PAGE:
Monday, June 25, 2012

Paradise Met

I have to remind myself sometimes, alright, often, that my tendency to understate things actually belittles my experience. It is very easy to respond to a question about my weekend with a shrug and, “It was okay.” It wasn’t just okay. It was actually pretty good. Good things happened. I enjoyed myself. To say otherwise isn’t fair to my weekend or me. It is a more subtle negative, but a negative nonetheless.

In spite of spending maybe 15 minutes on stage and 5 hours in/around the theatre for rehearsal Saturday morning, I didn’t mind too much. The most eventful thing I did in the time between the beginning and the end was to fetch a bag of ice for a girl who came down hard on her ankle. I finished reading The Sun Also Rises for the second time and briefly spoke with a woman in the play who wants to mentor a single young professionals group.

Our conversation was interesting, particularly due to its resonance with my current frame of mind. It was the second time that day that I heard my concerns echoed, albeit from two vastly different sources. A friend of mine who owns an organic food café told me about the astrological significance of the present. Apparently it is the best opportunity we have for growth, according to the stars. It is a time to break out of our cycles and move forward. Considering my recent feelings of being stuck on a carousel, it was an interesting coincidence.

The other conversation was significantly less spiritually oriented, which meant it was easier for me to discuss and listen. In the end however, it was the same theme. Our generation doesn’t want to work mindlessly without purpose. We don’t want to further the corporate machine unless we’re doing some kind of “good work” while we’re doing it. Kate, the woman I was talking, recognized that the business mindset in our town is driving away young professionals and she wants that to change. I hope she does start some kind of group, I would be very interested in attending.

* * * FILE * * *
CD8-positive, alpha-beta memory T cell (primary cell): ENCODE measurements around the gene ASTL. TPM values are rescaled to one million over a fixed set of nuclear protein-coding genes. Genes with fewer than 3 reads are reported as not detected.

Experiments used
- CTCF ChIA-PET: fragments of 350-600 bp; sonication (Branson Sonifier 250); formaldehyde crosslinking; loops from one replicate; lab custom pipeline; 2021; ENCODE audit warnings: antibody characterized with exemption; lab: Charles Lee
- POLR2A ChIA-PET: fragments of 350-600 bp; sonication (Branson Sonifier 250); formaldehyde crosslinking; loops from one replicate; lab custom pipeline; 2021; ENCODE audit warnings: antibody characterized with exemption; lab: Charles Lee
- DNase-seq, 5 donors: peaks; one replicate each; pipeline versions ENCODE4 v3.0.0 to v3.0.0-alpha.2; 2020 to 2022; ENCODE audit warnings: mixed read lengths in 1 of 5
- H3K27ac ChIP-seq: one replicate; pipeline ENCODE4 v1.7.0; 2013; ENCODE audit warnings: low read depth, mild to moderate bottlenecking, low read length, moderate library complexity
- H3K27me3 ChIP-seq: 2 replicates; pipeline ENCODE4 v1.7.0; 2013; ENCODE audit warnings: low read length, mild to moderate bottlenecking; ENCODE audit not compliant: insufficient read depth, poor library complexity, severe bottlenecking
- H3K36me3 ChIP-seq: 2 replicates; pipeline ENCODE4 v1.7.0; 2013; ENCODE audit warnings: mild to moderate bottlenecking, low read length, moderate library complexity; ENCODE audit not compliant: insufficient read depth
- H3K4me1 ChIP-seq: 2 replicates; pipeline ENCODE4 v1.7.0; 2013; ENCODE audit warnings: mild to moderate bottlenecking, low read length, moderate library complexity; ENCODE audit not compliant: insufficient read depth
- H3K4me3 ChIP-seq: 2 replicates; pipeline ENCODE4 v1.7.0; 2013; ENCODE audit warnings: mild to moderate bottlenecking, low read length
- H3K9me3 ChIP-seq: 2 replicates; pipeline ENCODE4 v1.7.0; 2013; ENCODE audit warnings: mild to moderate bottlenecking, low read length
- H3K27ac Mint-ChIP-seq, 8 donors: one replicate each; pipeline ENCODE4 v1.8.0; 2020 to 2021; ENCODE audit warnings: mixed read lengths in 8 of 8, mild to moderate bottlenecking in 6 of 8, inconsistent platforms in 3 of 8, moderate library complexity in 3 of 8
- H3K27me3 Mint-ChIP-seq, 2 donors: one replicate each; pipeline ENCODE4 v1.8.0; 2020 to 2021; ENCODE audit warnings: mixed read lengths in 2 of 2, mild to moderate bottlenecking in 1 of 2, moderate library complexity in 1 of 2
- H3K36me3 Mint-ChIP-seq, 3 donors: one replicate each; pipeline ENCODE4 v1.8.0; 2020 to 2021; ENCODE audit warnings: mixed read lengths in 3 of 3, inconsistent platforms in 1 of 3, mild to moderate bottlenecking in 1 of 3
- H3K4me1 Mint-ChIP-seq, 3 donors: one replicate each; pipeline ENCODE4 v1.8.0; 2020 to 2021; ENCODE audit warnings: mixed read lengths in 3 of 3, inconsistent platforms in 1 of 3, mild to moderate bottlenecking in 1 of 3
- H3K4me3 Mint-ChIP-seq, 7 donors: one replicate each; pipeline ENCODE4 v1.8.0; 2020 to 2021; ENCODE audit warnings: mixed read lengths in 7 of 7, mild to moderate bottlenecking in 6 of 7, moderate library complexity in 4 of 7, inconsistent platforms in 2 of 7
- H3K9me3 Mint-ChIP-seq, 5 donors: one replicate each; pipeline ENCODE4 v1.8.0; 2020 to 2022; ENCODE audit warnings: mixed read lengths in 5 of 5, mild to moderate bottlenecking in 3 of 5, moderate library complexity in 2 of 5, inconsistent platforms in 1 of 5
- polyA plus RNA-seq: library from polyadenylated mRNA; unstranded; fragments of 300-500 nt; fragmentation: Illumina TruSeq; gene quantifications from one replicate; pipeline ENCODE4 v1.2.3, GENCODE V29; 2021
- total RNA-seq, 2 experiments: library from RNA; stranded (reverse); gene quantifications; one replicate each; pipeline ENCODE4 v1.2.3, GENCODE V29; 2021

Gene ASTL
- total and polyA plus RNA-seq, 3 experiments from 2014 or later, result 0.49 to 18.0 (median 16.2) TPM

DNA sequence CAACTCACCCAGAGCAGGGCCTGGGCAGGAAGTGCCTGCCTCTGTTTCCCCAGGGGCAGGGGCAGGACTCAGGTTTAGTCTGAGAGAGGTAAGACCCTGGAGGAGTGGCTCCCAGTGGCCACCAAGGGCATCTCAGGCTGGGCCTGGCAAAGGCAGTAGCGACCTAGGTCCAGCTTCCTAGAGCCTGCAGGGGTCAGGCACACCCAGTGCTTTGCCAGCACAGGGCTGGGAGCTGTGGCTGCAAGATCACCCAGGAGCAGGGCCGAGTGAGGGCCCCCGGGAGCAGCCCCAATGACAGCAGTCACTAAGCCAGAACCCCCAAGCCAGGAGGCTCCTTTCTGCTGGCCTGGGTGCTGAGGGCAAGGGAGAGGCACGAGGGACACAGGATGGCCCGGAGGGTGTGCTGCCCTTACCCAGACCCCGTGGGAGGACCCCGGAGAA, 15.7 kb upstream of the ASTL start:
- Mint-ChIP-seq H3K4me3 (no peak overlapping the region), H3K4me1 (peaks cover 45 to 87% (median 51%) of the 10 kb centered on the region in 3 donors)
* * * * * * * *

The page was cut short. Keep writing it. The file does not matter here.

At the end of the short rehearsal break we took for lunch, I walked up to a local café for a mocha. My path took somehow meandered through the Farmer’s Market, where a young woman selling flowers had caught my eye last weekend. We’ll call her Aeris for a brief moment before I reveal her name. Sure enough she was there again and though I didn’t linger, I was pleased to see her again. She is about my height, (5’9”) give or take an inch, with light blonde hair and a genuine, constant smile. I wandered by, got my coffee and wandered back through with a smile of my own that I shared with no one and everyone in particular.

After rehearsal I did a little personal writing, breaking the paradigm of my computer desk and moving the monitor and keyboard to the floor. It is a curious thing, but such a tiny way of arranging my world to suit me instead of vice versa is very satisfying. My guitar received a little attention as well. I played through Rufus Wainwright’s version of “Hallelujah” and Jimmy Buffet’s “Love in the Library.” I don’t often play covers, so it was nice to practice a couple.